Protesters in Nice, France, hold banners depicting then-French President Nicolas Sarkozy and President Obama before a November 2011 G-20 summit where global financial issues were discussed. Sarkozy has since lost re-election; some political scientists say economic problems in Europe also could play an unprecedented role in the upcoming U.S. election.
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Volunteers unfurl a banner with the Preamble to the Constitution during a demonstration against the Supreme Court's <em>Citizens United</em> ruling on campaign finance rules at the Lincoln Memorial in Washington, D.C., Oct. 20, 2010.
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President Obama holds an online meeting from Facebook headquarters in Palo Alto, Calif., April 20, 2011. One political science professor says Obama's digital campaigning skills could make a difference in November.
It's more bad news for Facebook today. A poll by Reuters/Ipsos found that most of its users are not swayed by its advertisements.
Four out of five users surveyed said they had never bought a product based on advertising they saw on the network. What's more, the online poll revealed that "34 percent of Facebook users surveyed were spending less time on the website than six months ago, whereas only 20 percent were spending more."
A new expose by The Times-Picayune of New Orleans calls Louisiana the "world's prison capital."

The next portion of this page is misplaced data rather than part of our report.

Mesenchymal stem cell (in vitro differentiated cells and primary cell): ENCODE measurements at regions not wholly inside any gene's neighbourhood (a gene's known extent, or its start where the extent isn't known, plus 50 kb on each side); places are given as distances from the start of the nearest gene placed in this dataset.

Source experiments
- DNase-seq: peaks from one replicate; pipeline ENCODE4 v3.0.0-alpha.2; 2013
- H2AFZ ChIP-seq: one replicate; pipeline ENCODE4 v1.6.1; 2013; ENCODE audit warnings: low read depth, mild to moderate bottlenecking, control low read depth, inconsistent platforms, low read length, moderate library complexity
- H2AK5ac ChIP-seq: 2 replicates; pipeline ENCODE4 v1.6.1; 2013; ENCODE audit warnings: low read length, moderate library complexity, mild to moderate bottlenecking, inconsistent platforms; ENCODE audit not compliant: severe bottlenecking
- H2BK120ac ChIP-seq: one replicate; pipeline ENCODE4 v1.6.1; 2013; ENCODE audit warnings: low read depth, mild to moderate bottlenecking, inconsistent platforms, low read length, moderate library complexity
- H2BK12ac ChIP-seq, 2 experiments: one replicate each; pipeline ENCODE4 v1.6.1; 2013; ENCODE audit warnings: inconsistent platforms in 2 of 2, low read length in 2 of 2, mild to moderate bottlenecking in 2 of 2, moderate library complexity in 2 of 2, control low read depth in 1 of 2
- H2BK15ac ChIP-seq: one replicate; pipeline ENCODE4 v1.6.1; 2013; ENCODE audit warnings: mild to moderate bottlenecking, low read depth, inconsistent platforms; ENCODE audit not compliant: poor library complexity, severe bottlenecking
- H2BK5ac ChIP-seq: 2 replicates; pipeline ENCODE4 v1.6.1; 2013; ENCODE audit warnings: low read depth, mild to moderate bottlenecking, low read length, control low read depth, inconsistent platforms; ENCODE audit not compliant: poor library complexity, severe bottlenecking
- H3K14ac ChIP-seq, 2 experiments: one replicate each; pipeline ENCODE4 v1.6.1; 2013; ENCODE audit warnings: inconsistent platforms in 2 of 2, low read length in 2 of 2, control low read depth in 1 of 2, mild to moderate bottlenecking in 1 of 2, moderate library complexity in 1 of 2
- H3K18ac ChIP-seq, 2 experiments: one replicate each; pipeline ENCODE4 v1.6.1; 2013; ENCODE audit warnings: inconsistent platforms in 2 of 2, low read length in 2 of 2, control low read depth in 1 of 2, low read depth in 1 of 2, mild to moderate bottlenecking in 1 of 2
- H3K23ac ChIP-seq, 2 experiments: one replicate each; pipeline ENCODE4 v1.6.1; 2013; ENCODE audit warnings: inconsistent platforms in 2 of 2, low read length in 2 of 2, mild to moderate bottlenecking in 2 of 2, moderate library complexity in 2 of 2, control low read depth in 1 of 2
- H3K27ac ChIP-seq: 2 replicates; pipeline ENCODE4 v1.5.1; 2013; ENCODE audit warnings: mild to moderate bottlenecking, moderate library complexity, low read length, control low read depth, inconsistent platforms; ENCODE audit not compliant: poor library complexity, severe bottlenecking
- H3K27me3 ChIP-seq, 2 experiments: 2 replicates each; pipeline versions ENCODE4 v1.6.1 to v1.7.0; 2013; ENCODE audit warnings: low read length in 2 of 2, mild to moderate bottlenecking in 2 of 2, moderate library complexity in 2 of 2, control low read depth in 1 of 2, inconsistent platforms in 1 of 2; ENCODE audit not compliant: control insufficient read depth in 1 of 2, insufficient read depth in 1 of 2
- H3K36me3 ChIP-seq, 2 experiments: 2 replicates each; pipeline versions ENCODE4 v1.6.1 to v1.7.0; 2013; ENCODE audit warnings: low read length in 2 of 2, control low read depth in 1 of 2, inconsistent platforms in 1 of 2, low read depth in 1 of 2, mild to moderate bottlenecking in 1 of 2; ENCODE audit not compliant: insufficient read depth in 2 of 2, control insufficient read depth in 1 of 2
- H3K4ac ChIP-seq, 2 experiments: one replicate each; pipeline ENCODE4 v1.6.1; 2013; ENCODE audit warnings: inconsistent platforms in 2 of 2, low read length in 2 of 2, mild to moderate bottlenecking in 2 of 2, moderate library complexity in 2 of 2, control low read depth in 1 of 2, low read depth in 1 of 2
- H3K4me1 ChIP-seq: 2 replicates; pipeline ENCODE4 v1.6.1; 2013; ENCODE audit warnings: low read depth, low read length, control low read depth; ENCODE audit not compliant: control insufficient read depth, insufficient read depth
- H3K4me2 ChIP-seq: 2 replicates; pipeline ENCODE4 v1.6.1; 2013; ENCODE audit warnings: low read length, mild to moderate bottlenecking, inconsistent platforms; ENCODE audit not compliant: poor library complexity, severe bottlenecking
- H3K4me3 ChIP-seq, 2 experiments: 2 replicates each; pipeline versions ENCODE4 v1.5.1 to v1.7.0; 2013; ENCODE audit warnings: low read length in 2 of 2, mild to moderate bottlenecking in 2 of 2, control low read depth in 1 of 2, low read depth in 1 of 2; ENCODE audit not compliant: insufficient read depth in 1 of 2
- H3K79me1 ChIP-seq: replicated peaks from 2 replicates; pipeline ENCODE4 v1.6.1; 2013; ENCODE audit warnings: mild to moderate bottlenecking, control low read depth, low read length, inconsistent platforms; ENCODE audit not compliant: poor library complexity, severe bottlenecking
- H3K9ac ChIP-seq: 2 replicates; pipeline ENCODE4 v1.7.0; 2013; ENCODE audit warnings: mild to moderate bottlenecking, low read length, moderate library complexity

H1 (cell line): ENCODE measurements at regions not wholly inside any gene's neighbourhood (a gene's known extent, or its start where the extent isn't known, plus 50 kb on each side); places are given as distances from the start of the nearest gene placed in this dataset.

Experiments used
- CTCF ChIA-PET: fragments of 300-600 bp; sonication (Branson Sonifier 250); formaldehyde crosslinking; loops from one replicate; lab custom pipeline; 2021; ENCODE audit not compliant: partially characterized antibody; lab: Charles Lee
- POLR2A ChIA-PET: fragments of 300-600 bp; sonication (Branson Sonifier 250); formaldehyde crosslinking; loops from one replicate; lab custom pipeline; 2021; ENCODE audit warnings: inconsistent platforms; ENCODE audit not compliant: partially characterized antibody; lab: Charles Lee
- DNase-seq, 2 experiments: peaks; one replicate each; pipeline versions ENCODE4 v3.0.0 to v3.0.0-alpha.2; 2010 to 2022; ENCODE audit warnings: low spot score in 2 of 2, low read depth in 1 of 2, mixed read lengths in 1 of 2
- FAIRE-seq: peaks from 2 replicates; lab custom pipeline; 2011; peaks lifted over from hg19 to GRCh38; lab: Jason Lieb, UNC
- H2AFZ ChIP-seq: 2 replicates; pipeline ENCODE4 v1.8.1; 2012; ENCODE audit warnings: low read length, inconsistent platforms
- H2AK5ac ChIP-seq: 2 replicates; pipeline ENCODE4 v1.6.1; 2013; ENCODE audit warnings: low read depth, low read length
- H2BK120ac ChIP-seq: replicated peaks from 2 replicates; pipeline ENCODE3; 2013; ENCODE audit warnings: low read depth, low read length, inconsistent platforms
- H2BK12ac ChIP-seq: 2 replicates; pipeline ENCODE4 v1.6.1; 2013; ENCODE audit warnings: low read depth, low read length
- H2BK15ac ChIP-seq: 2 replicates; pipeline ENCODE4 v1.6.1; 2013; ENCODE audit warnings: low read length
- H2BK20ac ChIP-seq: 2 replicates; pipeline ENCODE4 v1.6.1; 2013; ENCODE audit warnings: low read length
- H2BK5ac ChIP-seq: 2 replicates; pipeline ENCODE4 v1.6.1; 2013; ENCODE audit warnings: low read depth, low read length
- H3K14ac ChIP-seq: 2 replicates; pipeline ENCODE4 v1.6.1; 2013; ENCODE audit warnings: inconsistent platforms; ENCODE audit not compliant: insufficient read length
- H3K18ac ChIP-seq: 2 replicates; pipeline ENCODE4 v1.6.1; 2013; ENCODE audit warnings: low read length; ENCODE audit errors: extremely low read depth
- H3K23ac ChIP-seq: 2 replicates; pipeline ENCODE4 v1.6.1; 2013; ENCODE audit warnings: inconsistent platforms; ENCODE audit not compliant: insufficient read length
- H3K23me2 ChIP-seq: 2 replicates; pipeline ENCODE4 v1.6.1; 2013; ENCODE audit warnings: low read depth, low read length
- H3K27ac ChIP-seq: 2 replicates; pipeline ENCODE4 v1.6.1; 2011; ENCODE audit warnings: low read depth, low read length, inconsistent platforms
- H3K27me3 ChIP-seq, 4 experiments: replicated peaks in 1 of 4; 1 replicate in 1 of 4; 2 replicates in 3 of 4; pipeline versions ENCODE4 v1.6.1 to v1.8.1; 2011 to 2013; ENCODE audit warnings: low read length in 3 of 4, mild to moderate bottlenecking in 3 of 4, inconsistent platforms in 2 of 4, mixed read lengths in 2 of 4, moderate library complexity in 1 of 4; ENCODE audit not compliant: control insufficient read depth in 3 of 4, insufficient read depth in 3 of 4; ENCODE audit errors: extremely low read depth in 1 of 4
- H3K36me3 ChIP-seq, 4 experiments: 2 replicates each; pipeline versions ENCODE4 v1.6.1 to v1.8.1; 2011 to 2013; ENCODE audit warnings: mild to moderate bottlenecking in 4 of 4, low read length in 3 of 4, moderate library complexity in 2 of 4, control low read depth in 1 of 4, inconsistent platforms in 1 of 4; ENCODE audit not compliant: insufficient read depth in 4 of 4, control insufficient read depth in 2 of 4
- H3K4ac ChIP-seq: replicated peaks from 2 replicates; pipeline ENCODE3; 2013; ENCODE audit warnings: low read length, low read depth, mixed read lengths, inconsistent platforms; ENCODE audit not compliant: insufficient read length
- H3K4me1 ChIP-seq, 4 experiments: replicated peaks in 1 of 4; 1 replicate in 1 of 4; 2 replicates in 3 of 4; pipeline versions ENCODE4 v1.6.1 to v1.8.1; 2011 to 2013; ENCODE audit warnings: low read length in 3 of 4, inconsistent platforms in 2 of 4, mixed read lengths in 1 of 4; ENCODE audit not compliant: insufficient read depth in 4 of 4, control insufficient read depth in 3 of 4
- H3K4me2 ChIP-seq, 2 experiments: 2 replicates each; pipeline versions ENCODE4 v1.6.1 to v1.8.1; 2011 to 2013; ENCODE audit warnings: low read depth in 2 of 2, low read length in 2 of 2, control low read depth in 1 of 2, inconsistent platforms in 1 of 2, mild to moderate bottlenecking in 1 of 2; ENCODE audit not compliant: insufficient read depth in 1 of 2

The state imprisons more people per capita than any other state or country in the world, with one out of every 86 adults behind bars. Its rate of incarceration is three times higher than Iran's and 10 times higher than Germany's.
How did Louisiana double its prison population in the past 20 years? And what differentiates it from other states?
Nobel Prize-winning economist Joseph Stiglitz grew up in Gary, Ind. — a city that has weathered many economic storms over the past half-century.
Stiglitz went on to study at Amherst College and MIT, where he received a Ph.D. in economics. He later served on and chaired President Clinton's Council of Economic Advisers and became the chief economist at the World Bank. But even as a child, Stiglitz says, he noticed ways in which the markets weren't working.
Starting today, we're trying something different. We've enlisted Marissa Alioto, an intern on NPR's social media desk, to comb through your comments and highlight those that are smart and insightful and can teach us all something. We know there is a wealth of knowledge there. We expect some of them to be opinion, but we hope others just point out something that moves a story forward. With that here is Marissa: